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Friday, Aug. 26, 2016

Mock accident shows danger of teens drinking and driving

Sunday, April 27, 2003

South Scott County Ambulance District Administrator Jeff Cole applies finishing touches to the "wound" of Scott County student-volunteer Casey Fodge.
SIKESTON -- Despite the looming thunder clouds and rain, a mock car accident was held at Scott County Central High School Friday in an effort to prevent students from drinking and driving.

In fact, it was so believable that a woman living near the school ran up to the scene, wondering if anyone was injured. After a school official informed her the accident wasn't real, she stuck around to watch the event.

"With prom being this weekend, we wanted to refresh the students' memories about the importance of not drinking and driving," explained Scott County Central High School Principal Jeff Koonce.

At least four other area schools held their prom this weekend and many schools are still anticipating the high school event.

"What we're trying to do with the mock accident is prevent deaths," noted Tawana Presley of NBC Fire and Protection District. "We're all volunteering our time today to try and prevent at least one life from being taken by a drunk driver."

In addition to NBC Fire and Protection District, the South Scott County Ambulance District, the Vanduser Fire Department, Missouri State Highway Patrol, Scott County Coroner Scott Amick, Scott County Sheriff's Department and ARCH helicopter service volunteered for the mock accident. Planning a mock accident takes a couple of weeks and is done at a school district approximately every other year, Presley said.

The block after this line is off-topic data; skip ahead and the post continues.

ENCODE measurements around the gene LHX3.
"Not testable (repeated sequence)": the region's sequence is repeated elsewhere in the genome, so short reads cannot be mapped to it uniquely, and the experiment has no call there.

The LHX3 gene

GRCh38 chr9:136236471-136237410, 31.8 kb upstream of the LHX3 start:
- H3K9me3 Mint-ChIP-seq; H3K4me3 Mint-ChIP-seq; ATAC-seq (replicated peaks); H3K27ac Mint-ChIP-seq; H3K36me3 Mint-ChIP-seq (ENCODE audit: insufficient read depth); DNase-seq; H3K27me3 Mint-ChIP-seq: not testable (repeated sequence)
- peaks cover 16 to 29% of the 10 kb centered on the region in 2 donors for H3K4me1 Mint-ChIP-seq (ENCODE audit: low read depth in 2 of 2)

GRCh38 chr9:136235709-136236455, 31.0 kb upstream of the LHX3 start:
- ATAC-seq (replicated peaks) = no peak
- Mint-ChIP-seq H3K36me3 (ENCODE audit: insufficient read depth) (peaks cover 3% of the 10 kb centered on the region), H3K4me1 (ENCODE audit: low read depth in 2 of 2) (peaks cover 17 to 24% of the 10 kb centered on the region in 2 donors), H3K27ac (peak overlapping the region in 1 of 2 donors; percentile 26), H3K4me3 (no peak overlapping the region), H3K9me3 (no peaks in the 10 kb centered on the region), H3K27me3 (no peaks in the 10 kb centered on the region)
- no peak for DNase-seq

"We want to target the different students and by doing a mock accident every other year, we think we can hit the other groups," Presley said.

In 2002, 17,970 people were killed in crashes involving alcohol, representing 42 percent of the 42,850 people killed in all traffic crashes (up from the 41 percent killed in 2001), according to preliminary National Highway Traffic Safety Administration data.

On Friday, nine high school students clad in makeup and torn clothes acted as those involved and bystanders of the accident. The participants were students who volunteered from Scott Central's Student Council. They all admitted they were nervous and scared prior to and during the "accident."

"We talk to the students who are in the accident ahead of time and remind them that this is not a funny experience and it is serious," said Paramedic Joel Bockelman

During the two-vehicle mock accident Friday, one person died, one was air evacuated by helicopter, three injured people were transported by ambulance and one was arrested for drinking and driving. Some of the participants were "ejected" from the vehicle and two were cut out of the car by officials using the Jaws of Life.

While the target audience is all students, sometimes it's the "actors" who benefit most from the mock accident.

"Last year when we were at Kelly (High School), a girl was getting cut out (of a car) and she was shaking so much. We thought she was just acting really good, but she was really scared and freaking out," Presley recalled.

Following the mock accident an assembly was held in the gym where a spokesperson for MADD told the students the story of her daughter who was killed by a drunk driver. She reminded the students of the importance of their lives and the lives of those around them.

Over half of all traffic deaths involving teens during prom/graduation weekends (mid-April through mid-June) from 6 p.m. Friday to 5:59 p.m. Sunday in 2000 were alcohol-related fatalities, according to Mothers Against Drunk Driving. Koonce said: "If we can reaffirm the kids to stay away from alcohol and get through to just one student, then we'll be happy."